Most people subconsciously prefer instant rewards over future rewards, even if the future rewards are more significant.
We humans aren't logical. Emotions and instincts drive us. So we act against our goals and values.
Fortunately, instant gratification bias can be overridden. This is a modern superpower. Effective methods include:
#1: Train your brain to handle overstimulation
Training your brain to function without constant stimulation is a powerful change. Boredom can lead to long-term rewards.
Unlike impulsive shopping, saving money is boring. Having lots of cash is amazing.
Compared to video games, deep work is boring. A successful online business is rewarding.
Reading books is boring compared to scrolling through funny videos on social media. Knowledge is invaluable.
You can't do these things if your brain is overstimulated. Your impulses will control you. To reduce overstimulation addiction, try:
Daily meditation (10 minutes is enough)
Daily study/work for 90 minutes (no distractions allowed)
First hour of the day without phone, social media, and Netflix
Nature walks, journaling, reading, sports, etc.
#2: Make Important Activities Less Intimidating
Instant gratification helps us cope with stress. Starting a book or business can be intimidating. Video games and social media offer a quick escape in such situations.
Make intimidating tasks less so. Break them down into small tasks. Start a new business/side-hustle by:
Get domain name
Write out a business plan
Approach first potential client
Instead of one big mountain, divide it into smaller sub-tasks. This makes a task easier and less intimidating.
#3: Plan ahead for important activities
Distractions will invade unplanned time. Your time is dictated by your impulses, which are usually Netflix, social media, fast food, and video games. It wants quick rewards and dopamine fixes.
Plan your days and be proactive with your time. Studies show that scheduling activities makes you 3x more likely to do them.
To achieve big goals, you must plan. Don't gamble.
Want to get fit? Schedule next week's workouts. Want a side-job? Schedule your work time.
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8 months ago
You can dominate your daily productivity with these 9 little-known Google Calendar tips.
Calendars are great unpaid employees.
After using Notion to organize my next three months' goals, my days were a mess.
I grew very chaotic afterward. I was overwhelmed, unsure of what to do, and wasting time attempting to plan the day after it had started.
Imagine if our skeletons were on the outside. Doesn’t work.
The goals were too big; I needed to break them into smaller chunks. But how?
Enters Google Calendar
RescueTime’s recommendations took me seven hours to make a daily planner. This epic narrative begins with a sheet of paper and concludes with a daily calendar that helps me focus and achieve more goals. Ain’t nobody got time for “what’s next?” all day.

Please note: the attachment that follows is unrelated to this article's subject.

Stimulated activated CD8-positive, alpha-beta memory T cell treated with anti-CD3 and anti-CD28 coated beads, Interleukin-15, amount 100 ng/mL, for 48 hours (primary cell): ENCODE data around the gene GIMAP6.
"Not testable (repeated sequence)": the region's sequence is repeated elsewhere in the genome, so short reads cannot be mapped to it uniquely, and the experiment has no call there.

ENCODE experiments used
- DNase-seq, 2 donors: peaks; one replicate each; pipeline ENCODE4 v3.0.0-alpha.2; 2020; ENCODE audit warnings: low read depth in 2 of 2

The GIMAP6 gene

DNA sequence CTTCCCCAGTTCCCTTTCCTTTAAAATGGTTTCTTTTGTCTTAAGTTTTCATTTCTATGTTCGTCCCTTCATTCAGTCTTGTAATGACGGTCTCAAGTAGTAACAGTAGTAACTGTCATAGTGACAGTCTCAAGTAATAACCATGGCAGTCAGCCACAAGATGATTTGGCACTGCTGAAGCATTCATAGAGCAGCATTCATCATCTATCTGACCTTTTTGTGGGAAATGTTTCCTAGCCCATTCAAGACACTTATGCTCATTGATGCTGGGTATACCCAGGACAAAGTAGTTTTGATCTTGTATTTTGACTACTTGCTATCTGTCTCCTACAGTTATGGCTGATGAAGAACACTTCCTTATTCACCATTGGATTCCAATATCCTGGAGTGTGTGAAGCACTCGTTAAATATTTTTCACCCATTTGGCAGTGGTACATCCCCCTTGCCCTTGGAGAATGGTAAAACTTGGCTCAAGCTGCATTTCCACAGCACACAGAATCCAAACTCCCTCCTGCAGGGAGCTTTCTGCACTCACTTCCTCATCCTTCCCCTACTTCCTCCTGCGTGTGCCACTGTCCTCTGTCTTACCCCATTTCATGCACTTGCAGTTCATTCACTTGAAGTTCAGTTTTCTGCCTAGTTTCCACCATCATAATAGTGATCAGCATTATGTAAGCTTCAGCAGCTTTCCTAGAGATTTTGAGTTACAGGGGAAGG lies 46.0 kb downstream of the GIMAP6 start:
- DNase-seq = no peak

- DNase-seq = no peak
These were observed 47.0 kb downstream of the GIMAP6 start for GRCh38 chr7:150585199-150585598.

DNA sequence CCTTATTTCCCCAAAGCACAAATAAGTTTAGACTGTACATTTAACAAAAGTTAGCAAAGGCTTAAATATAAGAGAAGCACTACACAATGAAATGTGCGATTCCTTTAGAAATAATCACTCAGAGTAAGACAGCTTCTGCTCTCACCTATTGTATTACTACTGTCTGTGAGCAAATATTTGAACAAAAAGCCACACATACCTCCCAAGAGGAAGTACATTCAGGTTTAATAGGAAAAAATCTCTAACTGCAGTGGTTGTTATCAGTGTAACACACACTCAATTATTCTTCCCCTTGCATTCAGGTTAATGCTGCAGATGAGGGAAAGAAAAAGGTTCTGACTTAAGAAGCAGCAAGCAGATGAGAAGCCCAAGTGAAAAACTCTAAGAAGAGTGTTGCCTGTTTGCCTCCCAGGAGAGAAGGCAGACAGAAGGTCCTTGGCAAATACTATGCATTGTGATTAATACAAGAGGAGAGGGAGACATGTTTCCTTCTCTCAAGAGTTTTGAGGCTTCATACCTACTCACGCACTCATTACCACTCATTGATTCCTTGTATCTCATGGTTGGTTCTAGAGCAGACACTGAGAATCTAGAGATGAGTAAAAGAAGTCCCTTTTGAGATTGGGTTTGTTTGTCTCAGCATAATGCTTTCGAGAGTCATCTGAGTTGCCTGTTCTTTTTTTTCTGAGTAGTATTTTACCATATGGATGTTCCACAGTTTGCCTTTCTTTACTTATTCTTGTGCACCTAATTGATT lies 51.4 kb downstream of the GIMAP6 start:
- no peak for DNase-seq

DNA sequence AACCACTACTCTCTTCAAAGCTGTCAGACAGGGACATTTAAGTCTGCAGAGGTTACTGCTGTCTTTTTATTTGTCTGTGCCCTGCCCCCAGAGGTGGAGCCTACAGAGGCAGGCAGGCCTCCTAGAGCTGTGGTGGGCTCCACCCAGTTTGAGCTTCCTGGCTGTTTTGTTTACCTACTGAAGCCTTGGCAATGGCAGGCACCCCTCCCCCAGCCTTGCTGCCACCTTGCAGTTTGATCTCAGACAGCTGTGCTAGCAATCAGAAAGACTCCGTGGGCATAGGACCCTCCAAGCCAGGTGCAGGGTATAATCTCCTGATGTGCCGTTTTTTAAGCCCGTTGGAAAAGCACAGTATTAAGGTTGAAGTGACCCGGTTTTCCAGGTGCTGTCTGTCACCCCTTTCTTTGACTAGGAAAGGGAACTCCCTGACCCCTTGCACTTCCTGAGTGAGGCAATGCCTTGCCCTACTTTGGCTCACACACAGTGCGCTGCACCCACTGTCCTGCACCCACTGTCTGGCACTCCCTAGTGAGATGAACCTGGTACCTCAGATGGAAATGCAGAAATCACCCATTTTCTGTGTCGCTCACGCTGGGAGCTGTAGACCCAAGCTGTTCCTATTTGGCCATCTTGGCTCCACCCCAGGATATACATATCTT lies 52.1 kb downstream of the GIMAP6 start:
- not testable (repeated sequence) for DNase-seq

Return to the Paleolithic Era
Plan in writing.
Not on the list, but it helped me plan my day. Physical writing boosts creativity and recall.
Find My Heart
RescueTime suggested I prioritize before planning. Personal and business goals were proposed.
My top priorities are to exercise, eat healthily, spend time in nature, and avoid stress.
Priorities include writing and publishing Medium articles, conducting more freelance editing and Medium outreach, and writing/editing sci-fi books.
These eight things will help me feel accomplished every day.
Make a baby calendar.
Create daily calendar templates.
Make family, pleasure, etc. calendars.
Google Calendar instructions:
Press the “+” button
Create a new calendar
Create recurring events for each day
My calendar, without the template:
Empty, so I can fill it with vital tasks.
With the template:
My daily skeleton corresponds with my priorities. I've been overwhelmed for years because I lack daily, weekly, monthly, and yearly structure.
Google Calendars helps me reach my goals and focus my energy.
Get your colored pencils ready
Color labeling lets me quickly see what's happening. Maybe you are too.
Google Calendar instructions:
Determine which colors correspond to each time block.
When establishing new events, select a color.
My calendar is color-coded as follows:
Yellow — passive income or other future-related activities
Red — important activities, like my monthly breast exam
Flamingo — shallow work, like emails, Twitter, etc.
Blue — all my favorite activities, like walking, watching comedy, napping, and sleeping. Oh, and eating.
Green — money-related events required for this adulting thing
Purple — writing-related stuff
Associating a time block with a color helps me stay focused. Less distractions mean faster work.
Open My Email
aka receive a daily email from Google Calendar.
Google Calendar sends a daily email feed of your calendars. I sent myself the template calendar in this email.
Google Calendar instructions:
Select the calendar that you want to send (left side)
Go down the page to see more alerts
Under the daily agenda area, click Email.
Get in Touch With Your Red Bull Wings — Naturally
aka audit your energy levels.
My daily planner has arrows. These indicate how much energy each activity requires or how much I have.
Rightward arrow denotes medium energy.
I do my Medium and professional editing in the morning because it's energy-intensive.
Niharikaa Sodhi recommends morning Medium editing.
I’m a morning person. As long as I go to bed at a reasonable time, 5 a.m. is super wild GO-TIME. It’s like the world was just born, and I marvel at its wonderfulness.
Freelance editing lets me do what I want. An afternoon snooze will help me finish on time.
Ditch Schedule View
aka focus on the weekly view.